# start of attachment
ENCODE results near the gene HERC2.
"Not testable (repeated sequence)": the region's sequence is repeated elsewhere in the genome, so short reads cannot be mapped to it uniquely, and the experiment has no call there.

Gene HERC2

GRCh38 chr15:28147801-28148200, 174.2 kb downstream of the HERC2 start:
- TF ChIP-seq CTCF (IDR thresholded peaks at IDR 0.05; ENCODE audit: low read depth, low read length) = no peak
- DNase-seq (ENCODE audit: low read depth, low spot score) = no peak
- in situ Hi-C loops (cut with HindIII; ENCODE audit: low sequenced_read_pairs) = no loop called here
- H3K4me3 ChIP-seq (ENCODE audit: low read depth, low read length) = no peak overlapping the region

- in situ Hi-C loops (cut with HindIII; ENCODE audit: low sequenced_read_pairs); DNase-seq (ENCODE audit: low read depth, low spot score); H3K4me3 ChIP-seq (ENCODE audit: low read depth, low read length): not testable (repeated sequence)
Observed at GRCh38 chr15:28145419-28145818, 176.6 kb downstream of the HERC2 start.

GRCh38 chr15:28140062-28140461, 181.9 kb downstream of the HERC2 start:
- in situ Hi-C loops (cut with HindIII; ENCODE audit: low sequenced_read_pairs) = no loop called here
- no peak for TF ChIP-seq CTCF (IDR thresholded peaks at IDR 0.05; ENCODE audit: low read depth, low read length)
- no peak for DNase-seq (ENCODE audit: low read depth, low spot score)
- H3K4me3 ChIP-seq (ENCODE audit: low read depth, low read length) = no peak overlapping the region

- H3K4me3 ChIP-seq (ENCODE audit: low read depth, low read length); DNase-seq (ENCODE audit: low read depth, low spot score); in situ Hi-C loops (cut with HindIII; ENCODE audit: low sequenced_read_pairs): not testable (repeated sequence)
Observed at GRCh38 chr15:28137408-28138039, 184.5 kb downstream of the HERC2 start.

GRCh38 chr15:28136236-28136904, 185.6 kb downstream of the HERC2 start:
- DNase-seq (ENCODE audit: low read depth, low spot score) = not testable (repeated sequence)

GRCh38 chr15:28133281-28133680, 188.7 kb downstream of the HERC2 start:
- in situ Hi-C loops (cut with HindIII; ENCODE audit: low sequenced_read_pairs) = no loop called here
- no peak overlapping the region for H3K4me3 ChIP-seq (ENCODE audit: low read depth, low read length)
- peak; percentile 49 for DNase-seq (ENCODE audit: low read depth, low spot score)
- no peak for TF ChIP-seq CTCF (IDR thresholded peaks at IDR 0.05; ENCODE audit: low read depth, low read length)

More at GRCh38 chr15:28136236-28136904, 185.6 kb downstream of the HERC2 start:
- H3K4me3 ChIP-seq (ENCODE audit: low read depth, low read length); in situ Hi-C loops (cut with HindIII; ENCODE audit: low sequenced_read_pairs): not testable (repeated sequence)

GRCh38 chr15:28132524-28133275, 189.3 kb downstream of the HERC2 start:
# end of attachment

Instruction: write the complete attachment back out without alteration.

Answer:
ENCODE results near the gene HERC2.
"Not testable (repeated sequence)": the region's sequence is repeated elsewhere in the genome, so short reads cannot be mapped to it uniquely, and the experiment has no call there.

Gene HERC2

GRCh38 chr15:28147801-28148200, 174.2 kb downstream of the HERC2 start:
- TF ChIP-seq CTCF (IDR thresholded peaks at IDR 0.05; ENCODE audit: low read depth, low read length) = no peak
- DNase-seq (ENCODE audit: low read depth, low spot score) = no peak
- in situ Hi-C loops (cut with HindIII; ENCODE audit: low sequenced_read_pairs) = no loop called here
- H3K4me3 ChIP-seq (ENCODE audit: low read depth, low read length) = no peak overlapping the region

- in situ Hi-C loops (cut with HindIII; ENCODE audit: low sequenced_read_pairs); DNase-seq (ENCODE audit: low read depth, low spot score); H3K4me3 ChIP-seq (ENCODE audit: low read depth, low read length): not testable (repeated sequence)
Observed at GRCh38 chr15:28145419-28145818, 176.6 kb downstream of the HERC2 start.

GRCh38 chr15:28140062-28140461, 181.9 kb downstream of the HERC2 start:
- in situ Hi-C loops (cut with HindIII; ENCODE audit: low sequenced_read_pairs) = no loop called here
- no peak for TF ChIP-seq CTCF (IDR thresholded peaks at IDR 0.05; ENCODE audit: low read depth, low read length)
- no peak for DNase-seq (ENCODE audit: low read depth, low spot score)
- H3K4me3 ChIP-seq (ENCODE audit: low read depth, low read length) = no peak overlapping the region

- H3K4me3 ChIP-seq (ENCODE audit: low read depth, low read length); DNase-seq (ENCODE audit: low read depth, low spot score); in situ Hi-C loops (cut with HindIII; ENCODE audit: low sequenced_read_pairs): not testable (repeated sequence)
Observed at GRCh38 chr15:28137408-28138039, 184.5 kb downstream of the HERC2 start.

GRCh38 chr15:28136236-28136904, 185.6 kb downstream of the HERC2 start:
- DNase-seq (ENCODE audit: low read depth, low spot score) = not testable (repeated sequence)

GRCh38 chr15:28133281-28133680, 188.7 kb downstream of the HERC2 start:
- in situ Hi-C loops (cut with HindIII; ENCODE audit: low sequenced_read_pairs) = no loop called here
- no peak overlapping the region for H3K4me3 ChIP-seq (ENCODE audit: low read depth, low read length)
- peak; percentile 49 for DNase-seq (ENCODE audit: low read depth, low spot score)
- no peak for TF ChIP-seq CTCF (IDR thresholded peaks at IDR 0.05; ENCODE audit: low read depth, low read length)

More at GRCh38 chr15:28136236-28136904, 185.6 kb downstream of the HERC2 start:
- H3K4me3 ChIP-seq (ENCODE audit: low read depth, low read length); in situ Hi-C loops (cut with HindIII; ENCODE audit: low sequenced_read_pairs): not testable (repeated sequence)

GRCh38 chr15:28132524-28133275, 189.3 kb downstream of the HERC2 start: